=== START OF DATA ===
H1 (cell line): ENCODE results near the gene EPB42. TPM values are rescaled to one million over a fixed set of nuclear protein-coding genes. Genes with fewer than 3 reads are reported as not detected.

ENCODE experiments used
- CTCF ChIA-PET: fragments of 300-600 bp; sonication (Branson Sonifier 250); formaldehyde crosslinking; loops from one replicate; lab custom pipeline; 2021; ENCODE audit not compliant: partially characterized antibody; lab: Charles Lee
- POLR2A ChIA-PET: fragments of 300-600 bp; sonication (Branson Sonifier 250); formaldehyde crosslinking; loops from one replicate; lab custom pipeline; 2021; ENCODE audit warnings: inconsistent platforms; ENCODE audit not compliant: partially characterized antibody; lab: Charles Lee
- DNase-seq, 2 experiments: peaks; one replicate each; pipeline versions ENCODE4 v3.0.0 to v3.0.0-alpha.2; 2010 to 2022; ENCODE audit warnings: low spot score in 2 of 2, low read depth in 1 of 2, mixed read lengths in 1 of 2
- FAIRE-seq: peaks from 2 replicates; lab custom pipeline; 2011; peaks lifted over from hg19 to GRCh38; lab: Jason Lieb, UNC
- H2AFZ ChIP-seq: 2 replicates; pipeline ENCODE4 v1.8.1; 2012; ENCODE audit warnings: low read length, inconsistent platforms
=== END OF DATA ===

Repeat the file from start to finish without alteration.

H1 (cell line): ENCODE results near the gene EPB42. TPM values are rescaled to one million over a fixed set of nuclear protein-coding genes. Genes with fewer than 3 reads are reported as not detected.

ENCODE experiments used
- CTCF ChIA-PET: fragments of 300-600 bp; sonication (Branson Sonifier 250); formaldehyde crosslinking; loops from one replicate; lab custom pipeline; 2021; ENCODE audit not compliant: partially characterized antibody; lab: Charles Lee
- POLR2A ChIA-PET: fragments of 300-600 bp; sonication (Branson Sonifier 250); formaldehyde crosslinking; loops from one replicate; lab custom pipeline; 2021; ENCODE audit warnings: inconsistent platforms; ENCODE audit not compliant: partially characterized antibody; lab: Charles Lee
- DNase-seq, 2 experiments: peaks; one replicate each; pipeline versions ENCODE4 v3.0.0 to v3.0.0-alpha.2; 2010 to 2022; ENCODE audit warnings: low spot score in 2 of 2, low read depth in 1 of 2, mixed read lengths in 1 of 2
- FAIRE-seq: peaks from 2 replicates; lab custom pipeline; 2011; peaks lifted over from hg19 to GRCh38; lab: Jason Lieb, UNC
- H2AFZ ChIP-seq: 2 replicates; pipeline ENCODE4 v1.8.1; 2012; ENCODE audit warnings: low read length, inconsistent platforms